Oksana says she and Liza were disappointed that deputies in parliament ignored Liza's appeal.
However, three weeks later the President Yanukovych signed a decree instructing ministers to come up with a new budget providing medical care for people living with HIV and Aids. This amended budget will be submitted to parliament next month.
But there is a new source of worry for people with HIV - a law that came into force last month, requiring importers of foreign medicines to obtain additional licences to operate in the Ukrainian market.
The government argues the licensing procedure will assist quality control and boost domestic production. But virtually all anti-retroviral drugs come from abroad at present and many people with HIV fear they'll be left without the life-saving medication.
Dmytro Sherembey, the HIV-positive head of the patients' pressure group which helped organise Liza's appeal in parliament, the Ukrainian Community Advisory Board, predicts licences will be issued to those who pay bribes.
"It will bring a profit to the officials and will give them the chance to control Ukraine's pharmaceutical market. They can give licences to those they want to give them to, and refuse it to others…
"People in Ukraine will die from this law."
Although the state has stepped up spending on anti-retroviral drugs it does little to bring down the number of new infections.
"Do you know how much the government spends on HIV prevention?", asks Andrei Klepikov of the Aids Alliance. "Zero… literally zero."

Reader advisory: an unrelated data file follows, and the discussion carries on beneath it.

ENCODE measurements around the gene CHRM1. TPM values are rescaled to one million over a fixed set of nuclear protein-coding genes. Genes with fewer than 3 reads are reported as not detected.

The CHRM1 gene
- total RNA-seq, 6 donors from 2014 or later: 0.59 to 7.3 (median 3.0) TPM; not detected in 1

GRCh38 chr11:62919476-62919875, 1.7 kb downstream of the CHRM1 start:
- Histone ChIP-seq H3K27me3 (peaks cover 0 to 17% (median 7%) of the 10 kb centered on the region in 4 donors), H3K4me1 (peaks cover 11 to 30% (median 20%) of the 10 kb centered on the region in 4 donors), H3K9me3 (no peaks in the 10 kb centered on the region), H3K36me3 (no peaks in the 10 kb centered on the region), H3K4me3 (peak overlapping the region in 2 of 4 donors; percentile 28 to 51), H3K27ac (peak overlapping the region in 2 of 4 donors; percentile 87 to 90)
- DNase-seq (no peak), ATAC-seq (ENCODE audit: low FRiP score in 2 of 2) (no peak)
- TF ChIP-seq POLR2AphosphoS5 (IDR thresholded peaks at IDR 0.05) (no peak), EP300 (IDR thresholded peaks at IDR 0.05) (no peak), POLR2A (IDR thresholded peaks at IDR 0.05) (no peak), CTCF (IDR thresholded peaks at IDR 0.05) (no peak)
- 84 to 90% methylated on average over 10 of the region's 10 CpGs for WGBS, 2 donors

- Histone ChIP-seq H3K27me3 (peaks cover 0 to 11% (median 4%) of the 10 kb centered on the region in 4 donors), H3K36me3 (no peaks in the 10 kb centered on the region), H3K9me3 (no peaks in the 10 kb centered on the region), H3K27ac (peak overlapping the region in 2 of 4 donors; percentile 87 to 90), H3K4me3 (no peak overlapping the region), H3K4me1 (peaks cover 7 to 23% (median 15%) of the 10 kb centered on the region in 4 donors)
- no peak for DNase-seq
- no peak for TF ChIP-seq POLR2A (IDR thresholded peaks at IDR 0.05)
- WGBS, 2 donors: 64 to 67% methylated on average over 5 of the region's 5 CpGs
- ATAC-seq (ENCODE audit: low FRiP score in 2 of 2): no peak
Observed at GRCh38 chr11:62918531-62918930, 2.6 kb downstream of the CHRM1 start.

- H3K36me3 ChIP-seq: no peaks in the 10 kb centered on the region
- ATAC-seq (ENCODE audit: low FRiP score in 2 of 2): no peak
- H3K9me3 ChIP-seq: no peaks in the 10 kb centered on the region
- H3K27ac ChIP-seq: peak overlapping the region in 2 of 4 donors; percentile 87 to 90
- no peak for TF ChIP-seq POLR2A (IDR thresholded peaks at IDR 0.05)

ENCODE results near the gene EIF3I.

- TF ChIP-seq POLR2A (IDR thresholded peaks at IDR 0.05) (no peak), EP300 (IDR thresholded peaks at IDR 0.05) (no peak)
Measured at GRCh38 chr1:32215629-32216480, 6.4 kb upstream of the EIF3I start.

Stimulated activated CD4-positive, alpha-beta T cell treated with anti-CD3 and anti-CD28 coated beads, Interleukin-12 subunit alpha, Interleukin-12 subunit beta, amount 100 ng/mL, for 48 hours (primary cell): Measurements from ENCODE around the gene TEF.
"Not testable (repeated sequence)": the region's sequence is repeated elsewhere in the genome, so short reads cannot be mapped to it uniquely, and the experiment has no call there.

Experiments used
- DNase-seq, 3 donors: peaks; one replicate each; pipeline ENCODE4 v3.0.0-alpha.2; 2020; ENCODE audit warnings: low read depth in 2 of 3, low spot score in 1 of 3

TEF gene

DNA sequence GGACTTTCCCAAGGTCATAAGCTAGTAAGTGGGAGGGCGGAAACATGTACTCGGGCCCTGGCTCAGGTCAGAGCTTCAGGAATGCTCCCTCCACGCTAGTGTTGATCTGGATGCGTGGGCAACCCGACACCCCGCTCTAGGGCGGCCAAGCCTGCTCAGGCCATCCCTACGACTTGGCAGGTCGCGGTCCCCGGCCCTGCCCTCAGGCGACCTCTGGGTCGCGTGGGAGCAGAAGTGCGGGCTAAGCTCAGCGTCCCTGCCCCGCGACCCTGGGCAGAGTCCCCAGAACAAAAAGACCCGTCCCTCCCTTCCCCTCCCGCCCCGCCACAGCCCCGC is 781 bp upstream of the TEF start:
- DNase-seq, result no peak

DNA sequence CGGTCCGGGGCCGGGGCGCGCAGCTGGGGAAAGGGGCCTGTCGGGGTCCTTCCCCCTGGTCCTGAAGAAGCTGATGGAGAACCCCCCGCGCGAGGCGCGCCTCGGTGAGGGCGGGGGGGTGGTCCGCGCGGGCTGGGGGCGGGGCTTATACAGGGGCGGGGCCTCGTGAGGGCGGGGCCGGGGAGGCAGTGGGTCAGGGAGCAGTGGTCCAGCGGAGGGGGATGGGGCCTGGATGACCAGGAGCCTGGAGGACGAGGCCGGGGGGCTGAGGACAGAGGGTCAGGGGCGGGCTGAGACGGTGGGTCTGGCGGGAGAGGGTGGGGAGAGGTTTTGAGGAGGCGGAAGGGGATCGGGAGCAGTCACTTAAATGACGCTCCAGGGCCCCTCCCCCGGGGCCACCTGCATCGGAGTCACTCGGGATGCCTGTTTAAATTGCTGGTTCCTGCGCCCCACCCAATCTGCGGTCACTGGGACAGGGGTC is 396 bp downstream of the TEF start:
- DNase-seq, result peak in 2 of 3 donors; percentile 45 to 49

Work on the front line of the epidemic among the high risk groups such as addicts and prostitutes is left to organisations like the Alliance, he says. The group offers free HIV tests, condoms and crucially - clean syringes.
In 2012, for the first time, there was a slight drop in the number of newly registered cases of HIV in Ukraine.
But the Aids epidemic, originally fuelled by drug use, now appears to be spreading to Ukraine's general population through sexual contact. The stigma associated with the disease is so strong that many are discouraged from even approaching a doctor.
I ask how Liza's classmates reacted when they saw her addressing the MPs on television.
"Most of my friends already know about my status," she says. "On the whole people reacted very well and some friendships actually got stronger than they were before."
Oksana proudly adds that pupils voted Liza president of the school - a position similar to head prefect - after her speech in parliament.
But some of the teachers were less supportive.
One told pupils the HIV virus can be spread through sneezing and holding hands.
"I told her that was rubbish", says Liza, "and then I was called into the head teacher's office for a ticking off. But I hate it when people spread false information - I can't keep quiet."